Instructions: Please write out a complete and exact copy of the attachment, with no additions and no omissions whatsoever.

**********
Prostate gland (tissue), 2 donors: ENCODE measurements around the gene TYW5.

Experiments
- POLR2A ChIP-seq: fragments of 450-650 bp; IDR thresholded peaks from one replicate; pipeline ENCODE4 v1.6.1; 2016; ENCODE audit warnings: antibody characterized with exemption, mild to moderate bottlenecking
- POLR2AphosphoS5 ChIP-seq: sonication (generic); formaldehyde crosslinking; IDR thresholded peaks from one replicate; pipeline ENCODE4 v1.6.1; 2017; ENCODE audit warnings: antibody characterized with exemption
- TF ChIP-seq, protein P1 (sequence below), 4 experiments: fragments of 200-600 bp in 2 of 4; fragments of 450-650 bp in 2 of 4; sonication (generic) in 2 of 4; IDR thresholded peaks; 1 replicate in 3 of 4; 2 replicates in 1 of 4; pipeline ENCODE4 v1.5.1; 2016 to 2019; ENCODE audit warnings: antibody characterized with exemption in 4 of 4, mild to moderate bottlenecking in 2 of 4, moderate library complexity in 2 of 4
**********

Prostate gland (tissue), 2 donors: ENCODE measurements around the gene TYW5.

Experiments
- POLR2A ChIP-seq: fragments of 450-650 bp; IDR thresholded peaks from one replicate; pipeline ENCODE4 v1.6.1; 2016; ENCODE audit warnings: antibody characterized with exemption, mild to moderate bottlenecking
- POLR2AphosphoS5 ChIP-seq: sonication (generic); formaldehyde crosslinking; IDR thresholded peaks from one replicate; pipeline ENCODE4 v1.6.1; 2017; ENCODE audit warnings: antibody characterized with exemption
- TF ChIP-seq, protein P1 (sequence below), 4 experiments: fragments of 200-600 bp in 2 of 4; fragments of 450-650 bp in 2 of 4; sonication (generic) in 2 of 4; IDR thresholded peaks; 1 replicate in 3 of 4; 2 replicates in 1 of 4; pipeline ENCODE4 v1.5.1; 2016 to 2019; ENCODE audit warnings: antibody characterized with exemption in 4 of 4, mild to moderate bottlenecking in 2 of 4, moderate library complexity in 2 of 4